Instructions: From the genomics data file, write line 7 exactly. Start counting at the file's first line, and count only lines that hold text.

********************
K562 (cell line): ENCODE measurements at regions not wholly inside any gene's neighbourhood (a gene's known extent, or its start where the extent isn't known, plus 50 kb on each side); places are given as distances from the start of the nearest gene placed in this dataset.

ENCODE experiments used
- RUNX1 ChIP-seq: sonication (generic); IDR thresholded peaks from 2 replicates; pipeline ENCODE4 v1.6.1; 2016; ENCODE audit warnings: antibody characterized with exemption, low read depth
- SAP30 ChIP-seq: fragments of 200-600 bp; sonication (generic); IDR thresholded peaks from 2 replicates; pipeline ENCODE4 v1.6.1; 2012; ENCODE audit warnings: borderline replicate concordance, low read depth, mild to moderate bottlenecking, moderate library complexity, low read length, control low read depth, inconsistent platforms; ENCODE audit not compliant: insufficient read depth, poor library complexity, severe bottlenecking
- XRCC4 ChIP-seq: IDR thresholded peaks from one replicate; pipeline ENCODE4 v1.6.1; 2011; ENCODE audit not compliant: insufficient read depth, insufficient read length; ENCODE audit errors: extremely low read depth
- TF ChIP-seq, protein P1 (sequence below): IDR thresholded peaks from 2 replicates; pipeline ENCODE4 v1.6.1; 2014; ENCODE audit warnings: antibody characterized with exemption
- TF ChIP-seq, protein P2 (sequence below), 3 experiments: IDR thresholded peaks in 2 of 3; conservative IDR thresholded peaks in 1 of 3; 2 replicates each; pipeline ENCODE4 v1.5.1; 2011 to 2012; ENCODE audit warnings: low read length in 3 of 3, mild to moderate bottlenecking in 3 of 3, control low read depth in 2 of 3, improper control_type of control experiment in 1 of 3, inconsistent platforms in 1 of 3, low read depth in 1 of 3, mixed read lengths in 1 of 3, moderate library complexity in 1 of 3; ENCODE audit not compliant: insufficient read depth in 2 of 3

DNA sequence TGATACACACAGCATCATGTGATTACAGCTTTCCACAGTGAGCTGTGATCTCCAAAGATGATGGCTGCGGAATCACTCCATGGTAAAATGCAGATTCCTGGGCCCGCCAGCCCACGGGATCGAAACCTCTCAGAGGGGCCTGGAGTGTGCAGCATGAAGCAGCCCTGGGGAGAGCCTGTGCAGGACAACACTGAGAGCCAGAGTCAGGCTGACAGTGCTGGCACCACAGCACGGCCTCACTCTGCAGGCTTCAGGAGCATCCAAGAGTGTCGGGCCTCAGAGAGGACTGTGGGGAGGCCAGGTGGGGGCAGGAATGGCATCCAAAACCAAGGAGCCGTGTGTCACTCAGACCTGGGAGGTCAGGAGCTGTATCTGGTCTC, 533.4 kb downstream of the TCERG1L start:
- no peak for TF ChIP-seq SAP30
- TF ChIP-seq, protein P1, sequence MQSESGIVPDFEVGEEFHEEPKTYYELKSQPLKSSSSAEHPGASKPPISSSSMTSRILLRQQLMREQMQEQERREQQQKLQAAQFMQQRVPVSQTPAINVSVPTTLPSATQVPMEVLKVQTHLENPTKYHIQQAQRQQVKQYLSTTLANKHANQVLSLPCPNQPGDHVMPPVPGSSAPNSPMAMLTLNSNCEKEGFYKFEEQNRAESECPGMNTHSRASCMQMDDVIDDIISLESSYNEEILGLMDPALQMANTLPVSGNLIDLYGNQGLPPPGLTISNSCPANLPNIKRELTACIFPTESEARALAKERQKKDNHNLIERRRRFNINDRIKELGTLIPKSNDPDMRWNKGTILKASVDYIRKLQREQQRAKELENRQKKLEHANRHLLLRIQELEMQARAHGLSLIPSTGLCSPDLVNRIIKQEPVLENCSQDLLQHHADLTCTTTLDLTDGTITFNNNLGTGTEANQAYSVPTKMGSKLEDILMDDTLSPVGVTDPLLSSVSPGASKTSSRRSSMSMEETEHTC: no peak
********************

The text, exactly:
- TF ChIP-seq, protein P2 (sequence below), 3 experiments: IDR thresholded peaks in 2 of 3; conservative IDR thresholded peaks in 1 of 3; 2 replicates each; pipeline ENCODE4 v1.5.1; 2011 to 2012; ENCODE audit warnings: low read length in 3 of 3, mild to moderate bottlenecking in 3 of 3, control low read depth in 2 of 3, improper control_type of control experiment in 1 of 3, inconsistent platforms in 1 of 3, low read depth in 1 of 3, mixed read lengths in 1 of 3, moderate library complexity in 1 of 3; ENCODE audit not compliant: insufficient read depth in 2 of 3